Majrooh Sultanpuri (lyrics)

The music and soundtrack of the film was by R. D. Burman, with lyrics by Majrooh Sultanpuri. The opening lines of the hit song, "Chura Liya Hai Tumne" have slight resemblances to the English song, "If It's Tuesday, This Must Be Belgium" from the soundtrack of the 1969 film of the same name. Apart from the title song "Yaadon Ki Baaraat Nikli Hai" that appears multiple times in the film, the other best remembered numbers are "Lekar Hum Deewana Dil", partly for the picturisation on the pin-up girl Neetu Singh, and Asha Bhosle and Kishore Kumar's duet, "Meri Soni Meri Tamanna". Child singers Padmini Kolhapure later became a noted actress, while Sushma Shrestha, also known as Poornima, became a successful playback singer.

Song Singer
"Yaadon Ki Baaraat Nikli Hai Aaj" (Female) Lata Mangeshkar, Padmini Kolhapure, Sushma Shrestha
"Yaadon Ki Baaraat Nikli Hai Aaj" (Male) Kishore Kumar, Mohammed Rafi
"Chura Liya Hai Tumne Jo Dil Ko" Asha Bhosle, Mohammed Rafi
"Lekar Hum Deewana Dil, Phirte Hain Manzil Manzil" Asha Bhosle, Kishore Kumar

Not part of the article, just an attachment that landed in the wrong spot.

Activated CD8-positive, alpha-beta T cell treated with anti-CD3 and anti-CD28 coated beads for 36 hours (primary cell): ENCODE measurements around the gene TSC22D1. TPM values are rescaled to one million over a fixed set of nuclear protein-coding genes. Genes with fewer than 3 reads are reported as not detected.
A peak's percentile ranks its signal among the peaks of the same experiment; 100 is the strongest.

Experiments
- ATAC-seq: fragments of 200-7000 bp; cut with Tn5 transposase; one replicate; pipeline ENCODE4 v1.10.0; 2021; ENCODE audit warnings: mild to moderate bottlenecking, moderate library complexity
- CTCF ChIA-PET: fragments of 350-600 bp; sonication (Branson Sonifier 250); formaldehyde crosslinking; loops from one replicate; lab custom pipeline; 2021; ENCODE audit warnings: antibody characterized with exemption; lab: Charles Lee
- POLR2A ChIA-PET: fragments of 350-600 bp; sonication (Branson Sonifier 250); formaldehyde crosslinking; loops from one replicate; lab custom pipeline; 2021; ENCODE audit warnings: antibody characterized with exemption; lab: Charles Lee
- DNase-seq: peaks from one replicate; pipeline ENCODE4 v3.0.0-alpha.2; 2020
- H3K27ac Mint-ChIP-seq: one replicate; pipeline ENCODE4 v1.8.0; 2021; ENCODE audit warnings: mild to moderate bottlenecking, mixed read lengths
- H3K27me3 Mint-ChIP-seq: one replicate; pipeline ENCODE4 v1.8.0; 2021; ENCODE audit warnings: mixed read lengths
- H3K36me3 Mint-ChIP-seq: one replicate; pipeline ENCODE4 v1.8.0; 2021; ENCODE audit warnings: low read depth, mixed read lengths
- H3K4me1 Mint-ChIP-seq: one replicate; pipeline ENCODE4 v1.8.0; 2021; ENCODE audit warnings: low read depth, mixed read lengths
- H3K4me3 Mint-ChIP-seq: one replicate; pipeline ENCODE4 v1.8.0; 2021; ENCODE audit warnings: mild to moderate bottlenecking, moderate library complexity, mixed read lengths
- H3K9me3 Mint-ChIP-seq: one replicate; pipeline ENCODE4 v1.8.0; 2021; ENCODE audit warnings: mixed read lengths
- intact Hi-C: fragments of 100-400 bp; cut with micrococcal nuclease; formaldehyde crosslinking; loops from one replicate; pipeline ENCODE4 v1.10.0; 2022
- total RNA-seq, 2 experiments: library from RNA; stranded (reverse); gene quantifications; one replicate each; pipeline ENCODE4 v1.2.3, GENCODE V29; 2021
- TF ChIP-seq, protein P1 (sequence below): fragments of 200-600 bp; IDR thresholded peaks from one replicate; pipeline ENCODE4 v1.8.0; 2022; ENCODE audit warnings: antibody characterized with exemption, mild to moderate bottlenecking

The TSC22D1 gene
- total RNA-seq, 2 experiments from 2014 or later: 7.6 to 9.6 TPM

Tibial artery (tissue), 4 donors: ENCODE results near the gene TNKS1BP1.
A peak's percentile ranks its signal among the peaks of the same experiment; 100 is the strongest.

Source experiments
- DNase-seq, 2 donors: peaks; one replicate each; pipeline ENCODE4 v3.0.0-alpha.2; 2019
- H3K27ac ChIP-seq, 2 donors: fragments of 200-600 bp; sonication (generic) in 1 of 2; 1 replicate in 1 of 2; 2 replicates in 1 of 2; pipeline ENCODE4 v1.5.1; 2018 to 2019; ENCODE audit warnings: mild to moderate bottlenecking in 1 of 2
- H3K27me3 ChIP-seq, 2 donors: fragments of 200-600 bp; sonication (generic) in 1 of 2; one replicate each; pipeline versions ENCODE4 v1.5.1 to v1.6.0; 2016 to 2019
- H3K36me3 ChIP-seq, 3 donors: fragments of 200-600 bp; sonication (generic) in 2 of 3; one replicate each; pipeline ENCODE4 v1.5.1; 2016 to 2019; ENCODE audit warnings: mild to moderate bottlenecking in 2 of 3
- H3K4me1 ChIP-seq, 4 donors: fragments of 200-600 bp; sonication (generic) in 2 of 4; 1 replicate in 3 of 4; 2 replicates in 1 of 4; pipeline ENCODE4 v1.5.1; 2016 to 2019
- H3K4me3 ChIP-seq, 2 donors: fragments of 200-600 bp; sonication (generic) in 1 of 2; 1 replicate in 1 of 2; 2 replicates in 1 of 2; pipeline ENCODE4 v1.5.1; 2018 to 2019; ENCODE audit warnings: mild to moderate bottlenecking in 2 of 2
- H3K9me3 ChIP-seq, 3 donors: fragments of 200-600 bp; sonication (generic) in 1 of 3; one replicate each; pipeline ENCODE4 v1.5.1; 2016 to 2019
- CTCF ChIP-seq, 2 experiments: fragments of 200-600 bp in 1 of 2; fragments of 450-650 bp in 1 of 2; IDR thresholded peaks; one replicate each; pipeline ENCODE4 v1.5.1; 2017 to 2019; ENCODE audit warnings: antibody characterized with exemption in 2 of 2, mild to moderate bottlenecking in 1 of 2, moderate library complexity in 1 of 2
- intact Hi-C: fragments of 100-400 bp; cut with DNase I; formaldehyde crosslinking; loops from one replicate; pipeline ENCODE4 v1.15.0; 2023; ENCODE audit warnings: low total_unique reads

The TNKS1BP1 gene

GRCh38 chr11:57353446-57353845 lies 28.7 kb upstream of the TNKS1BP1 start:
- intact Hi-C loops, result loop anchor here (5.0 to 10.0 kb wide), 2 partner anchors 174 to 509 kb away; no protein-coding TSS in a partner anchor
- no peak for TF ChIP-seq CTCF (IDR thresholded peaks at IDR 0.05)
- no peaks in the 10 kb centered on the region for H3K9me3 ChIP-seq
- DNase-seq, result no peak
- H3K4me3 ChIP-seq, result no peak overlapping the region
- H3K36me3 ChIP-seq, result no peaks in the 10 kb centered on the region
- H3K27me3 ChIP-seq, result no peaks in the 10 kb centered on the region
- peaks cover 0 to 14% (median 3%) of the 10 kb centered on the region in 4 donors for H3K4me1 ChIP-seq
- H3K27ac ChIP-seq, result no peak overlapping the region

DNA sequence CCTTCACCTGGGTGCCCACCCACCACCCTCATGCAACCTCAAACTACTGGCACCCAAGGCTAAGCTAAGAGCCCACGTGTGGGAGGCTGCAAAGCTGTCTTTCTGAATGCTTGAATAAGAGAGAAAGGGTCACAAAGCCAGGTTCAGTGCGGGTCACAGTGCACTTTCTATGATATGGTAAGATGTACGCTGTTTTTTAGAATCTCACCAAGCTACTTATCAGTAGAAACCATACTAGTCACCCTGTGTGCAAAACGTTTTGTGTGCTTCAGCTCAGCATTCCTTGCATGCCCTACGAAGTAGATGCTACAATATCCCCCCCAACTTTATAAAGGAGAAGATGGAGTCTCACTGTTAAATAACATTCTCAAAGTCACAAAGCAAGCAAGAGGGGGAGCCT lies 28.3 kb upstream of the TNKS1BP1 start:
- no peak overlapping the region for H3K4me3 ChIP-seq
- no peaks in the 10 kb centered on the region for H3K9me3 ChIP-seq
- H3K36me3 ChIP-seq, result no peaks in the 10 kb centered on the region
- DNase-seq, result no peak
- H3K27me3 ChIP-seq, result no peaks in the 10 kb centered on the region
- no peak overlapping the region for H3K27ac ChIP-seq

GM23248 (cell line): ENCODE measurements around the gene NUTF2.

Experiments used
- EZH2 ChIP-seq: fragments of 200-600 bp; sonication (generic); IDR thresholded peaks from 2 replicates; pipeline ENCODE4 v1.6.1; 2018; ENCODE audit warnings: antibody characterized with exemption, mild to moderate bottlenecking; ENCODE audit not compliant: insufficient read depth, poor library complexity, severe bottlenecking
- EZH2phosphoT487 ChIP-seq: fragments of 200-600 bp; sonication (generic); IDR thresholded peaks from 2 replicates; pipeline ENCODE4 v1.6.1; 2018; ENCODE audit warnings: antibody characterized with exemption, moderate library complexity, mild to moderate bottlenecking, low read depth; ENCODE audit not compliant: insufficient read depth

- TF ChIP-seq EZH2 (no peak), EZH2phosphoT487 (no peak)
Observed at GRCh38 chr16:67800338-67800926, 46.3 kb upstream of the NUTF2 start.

"O Meri Soni, Meri Tamanna, Jhuth Nahin Hai Mera Pyar" Asha Bhosle, Kishore Kumar
"Aap Ke Kamre Mein Koi Rehta Hai" Asha Bhosle, Kishore Kumar, R. D. Burman

ReceptionEdit

Box officeEdit

The film became a box office hit. It was one of 1973's top five highest-grossing films in India, grossing 5.5 crore.[13] This was equivalent to $7.1 million in 1973,[n 1] and is equivalent to US$41 million or 255 crore[15] in 2016.

AccoladesEdit

21st Filmfare Awards

ImpactEdit

The film popularized the now familiar Bollywood theme of siblings separated by fate.[16]

NotesEdit

  1. ^ 7.742 Indian rupees per US dollar in 1973[14]

ReferencesEdit

  1. ^ Lal, Vinay; Nandy, Ashis (2006). Fingerprinting Popular Culture: The Mythic and the Iconic in Indian Cinema. Oxford University Press. p. 77. ISBN 0195679180.